DSMB stops ACTG study due to suboptimal responses
NIAID press release
An independent Data and Safety Monitoring Board (DSMB) has determined that the experimental, once-daily antiretroviral drug regimen of FTC (emtricitabine), atazanavir and ddI enteric-coated (ddI-EC) is inferior to a standard antiretroviral drug regimen and therefore should be discontinued in an ongoing clinical trial. The National Institute of Allergy and Infectious Diseases (NIAID), the part of the National Institutes of Health that oversees the trial, concurs with this recommendation and has stopped this component of the study.
This development arose from the DSMB’s recent review of safety and efficacy data from a Phase IV clinical trial sponsored by NIAID. The trial is examining whether certain regimens of antiretrovirals taken once a day are at least as good as a standard antiretroviral regimen containing a drug combination taken twice a day. The study involves 1,571 HIV-infected volunteers on four continents who were randomly assigned to take one of three drug regimens:
- 3TC/AZT taken twice daily + efavirenz taken once daily
- FTC + atazanavir + ddI-EC (an experimental regimen taken once daily, with atazanavir taken separately from ddI-EC)
- FTC/tenofovir + efavirenz
The DSMB found conclusive evidence that the second regimen, FTC + atazanavir + ddI-EC, is inferior to the control regimen primarily because it is less effective at controlling HIV. Based on this finding, the decision has been made to discontinue the emtricitabine + atazanavir + ddI-EC component of the study. All study participants are being notified of the development.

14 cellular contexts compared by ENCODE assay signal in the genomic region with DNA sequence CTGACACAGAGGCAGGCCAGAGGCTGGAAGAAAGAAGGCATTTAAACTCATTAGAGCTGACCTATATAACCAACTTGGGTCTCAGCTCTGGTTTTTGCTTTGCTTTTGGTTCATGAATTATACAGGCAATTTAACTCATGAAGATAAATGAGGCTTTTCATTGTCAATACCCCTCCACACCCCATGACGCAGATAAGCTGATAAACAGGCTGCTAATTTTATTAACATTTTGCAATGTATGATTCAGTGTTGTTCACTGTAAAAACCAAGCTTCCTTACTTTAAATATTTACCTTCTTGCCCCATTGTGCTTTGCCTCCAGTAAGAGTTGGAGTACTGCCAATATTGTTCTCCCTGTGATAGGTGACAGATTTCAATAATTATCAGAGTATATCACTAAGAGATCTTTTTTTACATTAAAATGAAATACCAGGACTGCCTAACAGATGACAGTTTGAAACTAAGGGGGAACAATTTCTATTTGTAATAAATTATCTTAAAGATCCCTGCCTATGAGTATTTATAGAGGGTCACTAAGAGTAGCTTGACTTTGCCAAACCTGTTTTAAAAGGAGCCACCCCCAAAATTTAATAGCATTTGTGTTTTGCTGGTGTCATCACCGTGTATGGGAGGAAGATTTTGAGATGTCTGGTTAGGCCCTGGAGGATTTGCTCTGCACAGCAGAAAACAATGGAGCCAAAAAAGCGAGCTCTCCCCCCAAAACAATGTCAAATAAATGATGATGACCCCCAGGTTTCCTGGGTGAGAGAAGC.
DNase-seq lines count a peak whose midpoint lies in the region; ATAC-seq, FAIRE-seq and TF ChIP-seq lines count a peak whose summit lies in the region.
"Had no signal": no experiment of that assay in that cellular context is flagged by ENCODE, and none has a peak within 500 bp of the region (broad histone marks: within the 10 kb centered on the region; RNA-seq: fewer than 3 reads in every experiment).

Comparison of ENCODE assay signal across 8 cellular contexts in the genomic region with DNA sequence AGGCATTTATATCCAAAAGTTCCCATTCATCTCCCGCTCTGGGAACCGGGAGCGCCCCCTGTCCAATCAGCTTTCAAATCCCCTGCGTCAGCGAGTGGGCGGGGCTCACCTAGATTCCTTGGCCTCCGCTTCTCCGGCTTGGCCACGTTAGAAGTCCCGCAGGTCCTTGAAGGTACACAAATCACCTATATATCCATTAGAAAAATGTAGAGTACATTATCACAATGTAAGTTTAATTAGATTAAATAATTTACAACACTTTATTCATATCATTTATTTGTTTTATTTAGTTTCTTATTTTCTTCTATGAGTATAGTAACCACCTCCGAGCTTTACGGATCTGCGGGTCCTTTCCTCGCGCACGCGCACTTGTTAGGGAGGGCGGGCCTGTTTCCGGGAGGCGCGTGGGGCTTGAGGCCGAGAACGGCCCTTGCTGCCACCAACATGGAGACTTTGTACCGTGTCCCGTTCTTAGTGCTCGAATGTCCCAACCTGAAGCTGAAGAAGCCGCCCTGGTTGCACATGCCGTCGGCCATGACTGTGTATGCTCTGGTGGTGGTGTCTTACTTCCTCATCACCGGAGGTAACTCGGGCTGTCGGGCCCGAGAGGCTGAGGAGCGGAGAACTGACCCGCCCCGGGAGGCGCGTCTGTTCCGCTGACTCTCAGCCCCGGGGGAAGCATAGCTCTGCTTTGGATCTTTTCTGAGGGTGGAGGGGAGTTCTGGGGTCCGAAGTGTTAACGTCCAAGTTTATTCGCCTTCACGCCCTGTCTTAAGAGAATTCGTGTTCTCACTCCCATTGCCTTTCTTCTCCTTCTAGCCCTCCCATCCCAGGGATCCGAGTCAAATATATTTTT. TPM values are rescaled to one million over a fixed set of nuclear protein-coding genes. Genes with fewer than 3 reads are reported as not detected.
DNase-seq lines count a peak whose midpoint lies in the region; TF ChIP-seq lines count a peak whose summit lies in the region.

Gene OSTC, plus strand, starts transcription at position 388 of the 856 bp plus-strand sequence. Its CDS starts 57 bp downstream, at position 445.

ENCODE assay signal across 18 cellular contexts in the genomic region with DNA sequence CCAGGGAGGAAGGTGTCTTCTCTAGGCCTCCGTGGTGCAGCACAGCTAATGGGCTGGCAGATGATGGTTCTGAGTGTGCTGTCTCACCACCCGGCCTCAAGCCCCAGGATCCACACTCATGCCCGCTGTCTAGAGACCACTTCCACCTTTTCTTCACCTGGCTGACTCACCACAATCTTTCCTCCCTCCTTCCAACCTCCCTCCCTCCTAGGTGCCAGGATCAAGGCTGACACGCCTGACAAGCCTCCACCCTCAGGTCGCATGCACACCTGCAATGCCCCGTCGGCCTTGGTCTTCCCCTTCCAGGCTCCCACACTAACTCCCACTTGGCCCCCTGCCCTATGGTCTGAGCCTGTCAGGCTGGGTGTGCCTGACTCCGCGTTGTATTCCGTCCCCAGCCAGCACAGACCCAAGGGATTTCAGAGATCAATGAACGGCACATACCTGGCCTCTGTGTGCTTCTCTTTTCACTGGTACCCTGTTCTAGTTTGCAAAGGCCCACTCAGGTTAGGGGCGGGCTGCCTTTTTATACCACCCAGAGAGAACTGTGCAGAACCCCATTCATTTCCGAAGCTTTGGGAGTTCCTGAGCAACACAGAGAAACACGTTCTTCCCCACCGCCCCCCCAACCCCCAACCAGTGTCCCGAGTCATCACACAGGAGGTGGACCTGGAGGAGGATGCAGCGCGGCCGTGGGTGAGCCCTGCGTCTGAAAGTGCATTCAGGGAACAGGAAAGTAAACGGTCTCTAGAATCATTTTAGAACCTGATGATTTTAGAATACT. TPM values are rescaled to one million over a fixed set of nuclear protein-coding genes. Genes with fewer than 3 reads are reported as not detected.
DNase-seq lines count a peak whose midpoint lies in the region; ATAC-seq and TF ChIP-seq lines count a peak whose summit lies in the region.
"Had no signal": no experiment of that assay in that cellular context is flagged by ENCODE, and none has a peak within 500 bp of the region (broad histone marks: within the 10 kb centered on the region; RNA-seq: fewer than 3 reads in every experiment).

It is unclear why anyone would have expected FTC/ddI/un-boosted atazanavir to work as well as boosted – and what would be the advantage to someone risking this.
The press statement uses psuedo-medical language as if everything is so reasonable, eg “NIAID concurs with DSMB” – they have no choice and certainly couldn’t go against a DSMB recommendation; or using “conclusive evidence” rather than just say “the study found”.
More critically, the ddI and atazanavir interaction should have been sufficient for this not to have been studied – especially with unboosted atazanavir. It is also difficult to see how option 2 is a once-daily regimen if it required separating the ddI and atazanavir doses.
NIAID press release: Monitoring Board Recommends Stopping Experimental Treatment Regimen in International Study of Patients New to HIV Treatment.
For more information on this announcement, go to: